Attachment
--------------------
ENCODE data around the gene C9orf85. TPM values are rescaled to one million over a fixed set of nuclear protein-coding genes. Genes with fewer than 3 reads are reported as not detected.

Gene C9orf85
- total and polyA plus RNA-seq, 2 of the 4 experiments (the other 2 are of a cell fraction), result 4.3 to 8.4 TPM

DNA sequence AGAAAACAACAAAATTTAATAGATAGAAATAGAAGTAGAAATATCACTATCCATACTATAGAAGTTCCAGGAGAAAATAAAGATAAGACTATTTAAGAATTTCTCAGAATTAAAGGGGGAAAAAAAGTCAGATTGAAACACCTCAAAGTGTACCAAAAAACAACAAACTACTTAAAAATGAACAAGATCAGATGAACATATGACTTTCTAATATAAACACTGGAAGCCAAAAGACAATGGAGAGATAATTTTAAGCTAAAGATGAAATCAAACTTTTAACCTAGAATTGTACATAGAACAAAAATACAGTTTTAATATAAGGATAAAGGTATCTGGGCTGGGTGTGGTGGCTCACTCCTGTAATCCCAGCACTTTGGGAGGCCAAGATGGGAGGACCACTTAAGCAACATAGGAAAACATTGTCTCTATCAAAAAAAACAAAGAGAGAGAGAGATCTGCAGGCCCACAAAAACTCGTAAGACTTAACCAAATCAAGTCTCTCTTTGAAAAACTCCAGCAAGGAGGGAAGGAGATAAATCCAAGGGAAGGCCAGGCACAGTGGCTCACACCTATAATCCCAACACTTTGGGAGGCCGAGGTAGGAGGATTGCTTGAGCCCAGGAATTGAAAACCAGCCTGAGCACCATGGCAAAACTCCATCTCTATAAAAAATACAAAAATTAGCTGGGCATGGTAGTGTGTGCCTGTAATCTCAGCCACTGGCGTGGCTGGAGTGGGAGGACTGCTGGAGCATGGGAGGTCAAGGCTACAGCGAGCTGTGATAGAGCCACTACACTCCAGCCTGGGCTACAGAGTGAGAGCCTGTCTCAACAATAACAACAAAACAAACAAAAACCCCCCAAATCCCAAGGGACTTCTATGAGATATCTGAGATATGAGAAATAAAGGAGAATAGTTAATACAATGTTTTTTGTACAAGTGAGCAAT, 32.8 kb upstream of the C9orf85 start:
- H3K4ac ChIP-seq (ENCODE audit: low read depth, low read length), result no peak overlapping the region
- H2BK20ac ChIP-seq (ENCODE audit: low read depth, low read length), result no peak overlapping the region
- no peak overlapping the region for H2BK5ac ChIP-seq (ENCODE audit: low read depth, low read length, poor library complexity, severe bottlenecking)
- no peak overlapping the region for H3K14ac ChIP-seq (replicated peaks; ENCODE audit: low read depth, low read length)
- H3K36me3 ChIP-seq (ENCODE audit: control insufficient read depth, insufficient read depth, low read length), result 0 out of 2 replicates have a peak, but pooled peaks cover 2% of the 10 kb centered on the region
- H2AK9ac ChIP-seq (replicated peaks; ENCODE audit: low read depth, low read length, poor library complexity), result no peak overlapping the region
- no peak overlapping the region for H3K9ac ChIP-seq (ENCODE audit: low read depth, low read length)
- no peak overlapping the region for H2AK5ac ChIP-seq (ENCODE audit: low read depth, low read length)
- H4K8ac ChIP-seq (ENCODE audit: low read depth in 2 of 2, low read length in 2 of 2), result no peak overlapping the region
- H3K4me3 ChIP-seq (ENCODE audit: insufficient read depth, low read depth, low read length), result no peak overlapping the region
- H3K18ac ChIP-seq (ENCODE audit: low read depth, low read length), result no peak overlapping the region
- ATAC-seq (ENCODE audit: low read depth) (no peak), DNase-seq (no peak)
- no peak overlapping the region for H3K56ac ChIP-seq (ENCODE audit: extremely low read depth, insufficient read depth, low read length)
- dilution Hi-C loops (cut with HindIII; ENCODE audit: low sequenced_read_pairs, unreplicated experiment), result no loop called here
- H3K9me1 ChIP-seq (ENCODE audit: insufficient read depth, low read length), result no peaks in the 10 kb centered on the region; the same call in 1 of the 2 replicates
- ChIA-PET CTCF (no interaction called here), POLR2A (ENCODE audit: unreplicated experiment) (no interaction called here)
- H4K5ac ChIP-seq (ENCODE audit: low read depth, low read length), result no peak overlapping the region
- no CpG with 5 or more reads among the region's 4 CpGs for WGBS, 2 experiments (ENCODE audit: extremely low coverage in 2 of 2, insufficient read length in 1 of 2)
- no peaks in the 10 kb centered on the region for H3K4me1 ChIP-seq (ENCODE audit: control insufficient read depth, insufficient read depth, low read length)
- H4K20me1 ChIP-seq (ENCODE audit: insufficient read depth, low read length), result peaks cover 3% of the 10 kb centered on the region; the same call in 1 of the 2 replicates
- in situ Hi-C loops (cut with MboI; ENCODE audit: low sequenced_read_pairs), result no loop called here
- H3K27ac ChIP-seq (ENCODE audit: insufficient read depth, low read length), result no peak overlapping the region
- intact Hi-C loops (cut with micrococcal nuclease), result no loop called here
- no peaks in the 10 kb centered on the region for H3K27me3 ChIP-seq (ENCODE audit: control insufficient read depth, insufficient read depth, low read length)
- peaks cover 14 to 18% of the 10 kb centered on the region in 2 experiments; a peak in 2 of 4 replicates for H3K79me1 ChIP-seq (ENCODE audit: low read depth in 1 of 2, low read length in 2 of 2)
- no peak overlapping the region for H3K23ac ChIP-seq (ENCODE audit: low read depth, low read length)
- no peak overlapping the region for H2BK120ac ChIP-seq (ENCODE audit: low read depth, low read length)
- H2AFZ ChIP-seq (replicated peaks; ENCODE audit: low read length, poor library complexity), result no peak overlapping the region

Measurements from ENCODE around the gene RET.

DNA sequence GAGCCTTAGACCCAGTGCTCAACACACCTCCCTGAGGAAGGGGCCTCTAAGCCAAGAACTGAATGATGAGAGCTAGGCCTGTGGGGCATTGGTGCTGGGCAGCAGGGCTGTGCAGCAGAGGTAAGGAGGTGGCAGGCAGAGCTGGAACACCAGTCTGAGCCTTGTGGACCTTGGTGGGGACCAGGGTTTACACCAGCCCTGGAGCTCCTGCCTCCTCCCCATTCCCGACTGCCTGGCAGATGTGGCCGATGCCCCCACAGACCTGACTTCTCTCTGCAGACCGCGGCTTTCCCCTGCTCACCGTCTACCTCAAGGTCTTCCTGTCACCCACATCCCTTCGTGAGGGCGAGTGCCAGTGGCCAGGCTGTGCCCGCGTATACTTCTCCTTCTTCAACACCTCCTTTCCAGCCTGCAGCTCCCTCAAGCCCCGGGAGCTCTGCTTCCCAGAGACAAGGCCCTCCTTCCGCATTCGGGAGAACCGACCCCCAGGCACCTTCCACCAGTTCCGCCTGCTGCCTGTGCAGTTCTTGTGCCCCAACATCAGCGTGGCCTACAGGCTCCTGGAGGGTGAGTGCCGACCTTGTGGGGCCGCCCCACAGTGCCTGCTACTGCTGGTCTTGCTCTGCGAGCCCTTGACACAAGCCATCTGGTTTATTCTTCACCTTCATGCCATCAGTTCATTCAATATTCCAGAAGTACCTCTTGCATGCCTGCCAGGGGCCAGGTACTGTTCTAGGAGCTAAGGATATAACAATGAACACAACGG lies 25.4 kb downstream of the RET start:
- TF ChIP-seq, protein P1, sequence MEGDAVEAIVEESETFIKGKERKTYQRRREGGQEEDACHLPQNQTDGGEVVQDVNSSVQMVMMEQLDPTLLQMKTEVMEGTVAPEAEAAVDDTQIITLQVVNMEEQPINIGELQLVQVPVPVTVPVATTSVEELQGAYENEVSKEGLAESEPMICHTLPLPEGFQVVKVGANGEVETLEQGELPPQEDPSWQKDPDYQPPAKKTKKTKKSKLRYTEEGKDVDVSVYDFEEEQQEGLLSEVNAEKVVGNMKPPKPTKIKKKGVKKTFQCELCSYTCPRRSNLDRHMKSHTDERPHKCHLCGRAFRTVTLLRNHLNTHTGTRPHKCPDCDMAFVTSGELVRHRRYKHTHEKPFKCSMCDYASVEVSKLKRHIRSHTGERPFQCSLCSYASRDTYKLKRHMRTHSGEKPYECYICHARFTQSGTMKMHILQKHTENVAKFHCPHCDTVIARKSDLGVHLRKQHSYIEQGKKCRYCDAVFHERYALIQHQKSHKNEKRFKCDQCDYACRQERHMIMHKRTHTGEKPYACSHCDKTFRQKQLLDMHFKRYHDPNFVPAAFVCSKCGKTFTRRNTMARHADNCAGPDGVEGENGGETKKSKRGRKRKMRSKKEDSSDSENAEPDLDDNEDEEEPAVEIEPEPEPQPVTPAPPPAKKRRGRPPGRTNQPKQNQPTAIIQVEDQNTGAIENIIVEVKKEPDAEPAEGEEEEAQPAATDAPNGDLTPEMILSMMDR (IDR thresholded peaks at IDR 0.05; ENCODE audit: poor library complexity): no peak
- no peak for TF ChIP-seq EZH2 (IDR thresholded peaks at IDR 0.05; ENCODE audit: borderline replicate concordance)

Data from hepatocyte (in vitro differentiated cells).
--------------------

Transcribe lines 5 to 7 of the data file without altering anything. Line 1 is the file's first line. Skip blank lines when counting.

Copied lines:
- H3K4ac ChIP-seq (ENCODE audit: low read depth, low read length), result no peak overlapping the region
- H2BK20ac ChIP-seq (ENCODE audit: low read depth, low read length), result no peak overlapping the region
- no peak overlapping the region for H2BK5ac ChIP-seq (ENCODE audit: low read depth, low read length, poor library complexity, severe bottlenecking)